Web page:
Even though Andrew Ross Sorkin and his mini-empire, the New York Times Dealbook, are reliable defenders of their Big Finance meal tickets, they’ve managed to skim above, if sometimes just barely above, abject intellectual dishonesty. But Dealbook has published not one but three pieces in as many weeks in defense of an unacceptably weak Obama Administration nominee for an important Treasury post, the Under Secretary of Domestic Finance.
The candidate is Antonio Weiss, a Lazard mergers and acquisitions professional who was elevated to head of investment banking in 2009. There’s no doubt that Weiss is accomplished. The non-trivial problem, as Elizabeth Warren and others have pointed out, is that Weiss’ experience and skills have absolutely nothing to do with the Treasury role.
What is striking is the way that Sorkin and his colleagues have launched what amounts to a media war against Warren in defense of Weiss, and have shameless resorted to a drumbeat of Big Lies in the hope that their messaging will stick. The fact that they can’t even mount a proper case on its merits speaks volumes about Weiss’ qualifications for the job.
Even more striking is the contrast between the obsessiveness of Dealbook’s campaign for Weiss with the way other media outlets, including finance-oriented ones like Bloomberg and the Financial Times, are sitting out this fight, limiting their coverage to reporting. The exceptions are the right-wing leaning Washington Post and the even more right-leaning Wall Street Journal editorial page. The Post editorial in support of Weiss served to show its ignorance of finance and lack of interest in understanding what the Treasury job entails. The Journal completely ignored the issue that Warren raised about Weiss’ lack of relevant expertise. Merely “knowing something about finance” is the bar they set for this job.
And as we’ll discuss, all this Sturm und Drang conveniently masks another issue: that one of the most important tasks falling to this post is Dodd Frank implementation. Appointing someone with deep connections to the big money side of Wall Street and absolutely no knowledge of the subject matter makes him an easy mark for entreaties of lobbyists, and direct appeals via his contacts at TBTF firms, even if we were to charitably assume that Weiss takes Dodd Frank implementation at face value. In other words, his real job is to be a Trojan horse for Wall Street And since Weiss, like Larry Summers and Tim Geithner, is a card-carrying member of the Bob Rubin cabal, his loyalty to Big Finance is assured.
Finally, Andrew Ross Sorkin’s role in promoting Weiss is unusual and puts the Times in a poor light. Since when does a supposed news section turn itself over to advocacy of a pet candidate, particularly one who isn’t a public figure? Even Gawker reacted to one of the stories in Sorkin’s barrage against Warren over Weiss,pointing out that what Sorkin does cannot be called journalism:
The face of credulity in the media is Andrew Ross Sorkin, hardworking New York Times Wall Street reporter and sometime Wall Street shoeshine boy. You cannot question Sorkin’s work ethic. You cannot question his deep connections on Wall Street. And personally, I don’t even question his sincerity. I do not believe that Andrew Ross Sorkin is a nefarious, scheming, two-faced spy, sent to do the bidding of Wall Street bankers in the halls of the nation’s most important news outlet. I just think he is so dangerously, moronically credulous that his writing constitutes a danger to the public.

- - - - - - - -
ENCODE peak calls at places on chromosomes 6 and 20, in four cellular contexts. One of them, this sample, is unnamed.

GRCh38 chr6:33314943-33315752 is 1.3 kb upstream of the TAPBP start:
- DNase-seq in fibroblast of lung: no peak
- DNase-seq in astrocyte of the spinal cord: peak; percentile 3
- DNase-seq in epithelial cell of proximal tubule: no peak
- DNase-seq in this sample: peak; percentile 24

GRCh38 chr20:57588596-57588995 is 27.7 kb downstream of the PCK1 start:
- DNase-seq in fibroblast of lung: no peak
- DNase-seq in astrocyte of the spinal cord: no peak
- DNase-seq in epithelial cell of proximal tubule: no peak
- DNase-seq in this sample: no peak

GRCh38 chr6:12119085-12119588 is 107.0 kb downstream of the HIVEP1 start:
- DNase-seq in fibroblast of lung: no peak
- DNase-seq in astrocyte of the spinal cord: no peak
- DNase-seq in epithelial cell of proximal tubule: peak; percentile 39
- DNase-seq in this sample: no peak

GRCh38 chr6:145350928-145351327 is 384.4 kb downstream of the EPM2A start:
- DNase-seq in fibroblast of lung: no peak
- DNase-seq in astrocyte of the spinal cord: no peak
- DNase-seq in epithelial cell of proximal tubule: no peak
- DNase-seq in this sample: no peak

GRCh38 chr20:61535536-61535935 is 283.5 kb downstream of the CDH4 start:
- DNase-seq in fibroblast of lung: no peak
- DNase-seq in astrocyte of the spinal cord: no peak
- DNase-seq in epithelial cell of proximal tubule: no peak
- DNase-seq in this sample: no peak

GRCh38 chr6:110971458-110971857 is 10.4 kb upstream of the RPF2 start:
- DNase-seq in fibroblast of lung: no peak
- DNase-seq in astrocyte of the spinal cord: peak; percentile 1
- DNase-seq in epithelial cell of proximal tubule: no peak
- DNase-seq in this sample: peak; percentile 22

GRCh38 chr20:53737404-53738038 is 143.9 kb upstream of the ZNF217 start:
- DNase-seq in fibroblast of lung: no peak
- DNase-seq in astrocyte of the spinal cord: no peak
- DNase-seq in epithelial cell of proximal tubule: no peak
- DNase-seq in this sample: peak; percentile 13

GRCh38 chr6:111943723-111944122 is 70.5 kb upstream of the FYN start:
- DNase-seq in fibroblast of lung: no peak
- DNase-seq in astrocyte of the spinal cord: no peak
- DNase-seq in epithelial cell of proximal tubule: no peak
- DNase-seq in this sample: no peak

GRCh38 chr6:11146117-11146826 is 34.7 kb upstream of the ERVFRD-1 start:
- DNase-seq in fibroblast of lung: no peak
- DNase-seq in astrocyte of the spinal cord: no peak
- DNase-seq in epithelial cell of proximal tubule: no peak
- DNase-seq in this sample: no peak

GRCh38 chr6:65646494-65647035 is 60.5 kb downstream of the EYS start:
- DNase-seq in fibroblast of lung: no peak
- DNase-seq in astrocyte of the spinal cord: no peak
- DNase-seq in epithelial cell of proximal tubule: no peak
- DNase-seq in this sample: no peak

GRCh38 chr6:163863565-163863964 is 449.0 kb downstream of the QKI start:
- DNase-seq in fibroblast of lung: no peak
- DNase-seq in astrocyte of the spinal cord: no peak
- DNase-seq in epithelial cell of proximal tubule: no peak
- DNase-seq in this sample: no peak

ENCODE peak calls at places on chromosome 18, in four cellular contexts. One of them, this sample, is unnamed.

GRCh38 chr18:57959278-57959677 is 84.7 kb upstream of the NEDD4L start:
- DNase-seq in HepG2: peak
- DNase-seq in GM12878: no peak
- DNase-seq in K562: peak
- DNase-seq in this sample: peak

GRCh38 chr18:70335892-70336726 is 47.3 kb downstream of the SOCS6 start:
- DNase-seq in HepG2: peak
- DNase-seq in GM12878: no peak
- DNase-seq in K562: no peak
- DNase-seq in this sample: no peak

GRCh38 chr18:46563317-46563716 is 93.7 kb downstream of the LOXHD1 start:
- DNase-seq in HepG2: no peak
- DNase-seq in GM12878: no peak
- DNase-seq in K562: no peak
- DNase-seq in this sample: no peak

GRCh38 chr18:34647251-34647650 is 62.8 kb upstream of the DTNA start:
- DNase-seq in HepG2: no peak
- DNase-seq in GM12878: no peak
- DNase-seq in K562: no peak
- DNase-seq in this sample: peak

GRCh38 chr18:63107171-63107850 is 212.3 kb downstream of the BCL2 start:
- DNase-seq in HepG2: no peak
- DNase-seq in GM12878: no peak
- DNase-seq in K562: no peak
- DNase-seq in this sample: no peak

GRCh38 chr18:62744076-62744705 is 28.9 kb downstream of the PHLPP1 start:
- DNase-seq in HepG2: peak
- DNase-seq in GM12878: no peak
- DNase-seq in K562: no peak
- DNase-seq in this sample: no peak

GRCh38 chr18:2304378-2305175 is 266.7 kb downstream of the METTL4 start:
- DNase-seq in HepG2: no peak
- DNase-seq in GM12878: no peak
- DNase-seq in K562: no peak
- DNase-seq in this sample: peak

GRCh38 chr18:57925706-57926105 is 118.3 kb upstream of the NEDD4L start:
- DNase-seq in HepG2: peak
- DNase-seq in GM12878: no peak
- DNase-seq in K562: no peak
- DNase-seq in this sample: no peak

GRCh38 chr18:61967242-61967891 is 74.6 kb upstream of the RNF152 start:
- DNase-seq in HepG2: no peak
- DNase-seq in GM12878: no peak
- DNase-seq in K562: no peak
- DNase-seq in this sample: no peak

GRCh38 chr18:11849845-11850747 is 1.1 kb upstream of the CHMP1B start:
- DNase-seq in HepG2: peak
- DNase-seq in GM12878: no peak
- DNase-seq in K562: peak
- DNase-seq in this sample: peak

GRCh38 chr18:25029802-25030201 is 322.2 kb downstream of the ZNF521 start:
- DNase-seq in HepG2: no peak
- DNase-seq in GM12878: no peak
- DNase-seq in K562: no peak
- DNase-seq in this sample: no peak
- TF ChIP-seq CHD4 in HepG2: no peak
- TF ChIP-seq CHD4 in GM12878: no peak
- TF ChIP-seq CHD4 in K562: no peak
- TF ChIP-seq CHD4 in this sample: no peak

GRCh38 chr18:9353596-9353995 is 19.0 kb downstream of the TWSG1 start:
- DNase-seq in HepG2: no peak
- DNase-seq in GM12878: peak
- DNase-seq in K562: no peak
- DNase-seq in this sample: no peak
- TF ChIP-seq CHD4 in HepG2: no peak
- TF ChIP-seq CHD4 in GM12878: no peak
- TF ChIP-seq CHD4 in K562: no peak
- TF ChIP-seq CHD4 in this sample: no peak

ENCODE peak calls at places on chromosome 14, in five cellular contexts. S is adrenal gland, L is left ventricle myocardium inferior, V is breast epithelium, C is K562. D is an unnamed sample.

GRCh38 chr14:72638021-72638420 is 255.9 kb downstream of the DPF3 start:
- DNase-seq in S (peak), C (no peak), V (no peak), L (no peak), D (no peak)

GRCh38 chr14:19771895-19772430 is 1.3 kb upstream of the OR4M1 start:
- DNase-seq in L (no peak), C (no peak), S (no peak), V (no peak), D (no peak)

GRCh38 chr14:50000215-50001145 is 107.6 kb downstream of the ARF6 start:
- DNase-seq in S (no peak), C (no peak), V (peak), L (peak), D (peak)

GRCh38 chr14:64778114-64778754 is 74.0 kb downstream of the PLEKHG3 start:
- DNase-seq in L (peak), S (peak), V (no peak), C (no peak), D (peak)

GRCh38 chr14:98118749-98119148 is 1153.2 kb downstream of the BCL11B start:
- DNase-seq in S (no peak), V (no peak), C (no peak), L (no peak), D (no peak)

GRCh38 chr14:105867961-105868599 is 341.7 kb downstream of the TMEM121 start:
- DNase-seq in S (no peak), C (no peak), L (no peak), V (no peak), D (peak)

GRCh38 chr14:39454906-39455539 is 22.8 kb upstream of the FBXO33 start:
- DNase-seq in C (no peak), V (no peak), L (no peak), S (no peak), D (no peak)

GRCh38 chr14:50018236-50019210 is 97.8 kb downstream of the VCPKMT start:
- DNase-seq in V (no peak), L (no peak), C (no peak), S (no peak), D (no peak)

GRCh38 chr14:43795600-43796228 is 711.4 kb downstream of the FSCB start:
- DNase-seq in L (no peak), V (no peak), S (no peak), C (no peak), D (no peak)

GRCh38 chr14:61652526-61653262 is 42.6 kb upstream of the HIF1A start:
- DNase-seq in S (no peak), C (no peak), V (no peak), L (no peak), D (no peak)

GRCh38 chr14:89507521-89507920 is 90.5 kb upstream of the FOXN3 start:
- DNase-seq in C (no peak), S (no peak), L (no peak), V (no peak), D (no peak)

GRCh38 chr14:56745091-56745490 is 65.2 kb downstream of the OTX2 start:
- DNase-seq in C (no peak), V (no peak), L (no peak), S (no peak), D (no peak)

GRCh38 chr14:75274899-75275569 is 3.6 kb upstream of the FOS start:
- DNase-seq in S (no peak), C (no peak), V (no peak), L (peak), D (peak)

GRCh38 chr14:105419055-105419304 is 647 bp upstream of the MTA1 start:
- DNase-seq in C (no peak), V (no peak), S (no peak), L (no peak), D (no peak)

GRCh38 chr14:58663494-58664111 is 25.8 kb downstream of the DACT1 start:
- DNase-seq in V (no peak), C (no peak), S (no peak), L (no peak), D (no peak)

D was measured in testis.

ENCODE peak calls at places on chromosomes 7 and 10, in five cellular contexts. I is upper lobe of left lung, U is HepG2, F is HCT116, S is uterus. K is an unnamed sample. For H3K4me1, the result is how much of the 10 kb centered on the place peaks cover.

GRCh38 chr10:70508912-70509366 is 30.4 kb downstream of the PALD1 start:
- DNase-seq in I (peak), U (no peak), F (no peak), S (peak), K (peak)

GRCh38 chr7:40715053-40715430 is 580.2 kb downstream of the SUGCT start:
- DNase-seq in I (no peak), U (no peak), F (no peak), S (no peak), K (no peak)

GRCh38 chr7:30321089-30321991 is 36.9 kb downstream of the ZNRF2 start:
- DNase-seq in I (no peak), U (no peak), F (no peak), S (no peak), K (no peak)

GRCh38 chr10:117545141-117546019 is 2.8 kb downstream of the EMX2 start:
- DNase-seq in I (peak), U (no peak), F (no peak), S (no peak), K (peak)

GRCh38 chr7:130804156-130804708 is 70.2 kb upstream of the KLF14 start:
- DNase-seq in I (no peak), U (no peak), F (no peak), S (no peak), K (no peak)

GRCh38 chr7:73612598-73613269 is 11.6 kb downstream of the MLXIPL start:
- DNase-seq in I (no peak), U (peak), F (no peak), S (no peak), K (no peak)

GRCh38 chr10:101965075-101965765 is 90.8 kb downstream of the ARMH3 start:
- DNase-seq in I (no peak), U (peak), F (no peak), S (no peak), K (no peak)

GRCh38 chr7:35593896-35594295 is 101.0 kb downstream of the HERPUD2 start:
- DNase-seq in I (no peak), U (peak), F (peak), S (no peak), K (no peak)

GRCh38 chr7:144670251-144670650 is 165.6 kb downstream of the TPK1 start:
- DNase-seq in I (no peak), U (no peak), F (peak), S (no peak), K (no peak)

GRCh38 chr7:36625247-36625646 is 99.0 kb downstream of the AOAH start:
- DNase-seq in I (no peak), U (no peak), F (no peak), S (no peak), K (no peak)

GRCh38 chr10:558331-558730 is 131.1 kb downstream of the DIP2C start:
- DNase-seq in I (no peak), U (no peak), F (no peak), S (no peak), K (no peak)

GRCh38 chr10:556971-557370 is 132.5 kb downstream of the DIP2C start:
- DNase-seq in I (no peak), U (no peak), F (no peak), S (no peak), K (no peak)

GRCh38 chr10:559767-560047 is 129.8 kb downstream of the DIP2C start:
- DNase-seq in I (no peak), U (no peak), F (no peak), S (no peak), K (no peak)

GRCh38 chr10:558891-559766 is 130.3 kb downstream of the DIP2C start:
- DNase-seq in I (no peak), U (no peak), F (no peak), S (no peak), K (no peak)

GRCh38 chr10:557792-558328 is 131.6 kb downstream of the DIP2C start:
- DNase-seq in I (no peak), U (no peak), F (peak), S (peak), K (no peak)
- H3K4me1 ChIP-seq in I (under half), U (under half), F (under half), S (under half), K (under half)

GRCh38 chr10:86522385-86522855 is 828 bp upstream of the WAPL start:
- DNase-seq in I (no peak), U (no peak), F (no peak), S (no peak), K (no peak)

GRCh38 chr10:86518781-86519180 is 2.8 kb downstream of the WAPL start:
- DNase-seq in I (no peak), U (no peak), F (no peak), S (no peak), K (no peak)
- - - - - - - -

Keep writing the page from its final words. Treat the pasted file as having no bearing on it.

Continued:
Andrew Ross Sorkin sincerely believes that Wall Street banks are full of fundamentally good people doing fundamentally good things. He really believes that Occupy Wall Street was misguided. He really believes that his personal friendships with well-connected Wall Street scions tell him all he needs to know about their merit. He really believes that corporate CEOs should be admired for the deep personal anguish they display while dodging U.S. taxes. And, in today’s column, he really believes that the practice of Wall Street banks paying special financial bonuses to executives who leave to go work for the government has the primary effect of encouraging selfless public service, rather than having the primary effect of ensuring that our government and its regulatory agencies are at all times filled with a large contingent of Wall Street loyalists, who will ultimately serve the interests of Wall Street.
We’ve called the sort of thing Sorkin does dictation. Let’s face it: when a high-profile writer is so deeply invested in promoting his sources/patrons world view that even the freewheeling, sassy, gossipy Gawker says he has become an embarrassment, one has to wonder how the Times manages to deny that Sorkin constitutes a danger to its vaunted image.
The contretemps started when Elizabeth Warren took aim at the Weiss nomination. She set forth her reasons in a Huffington Post article. First, Weiss is not qualified, and there are plenty of candidates better suited for the job. Second, the Administration opposes tax inversion deals, yet Weiss has been actively involved in and profited from them. In layperson terms, a tax inversion is when a US company acquires a foreign company, then makes its headquarters that of its foreign acquisition’s to lower its taxes. Weiss was the lead banker on the Burger King acquisition of Tim Hortons, a high-profile transaction that spurred the Administration to get serious about combating inversions. Lazard had also represented clients in three of the four most recent inversions, as well as having used the strategy itself for its own firm. Finally, Warren argued “enough is enough,” that Obama has appointed far too many people with strong Wall Street connections, particularly ones with ties to Citigroup (ie, Rubin), to important economic positions.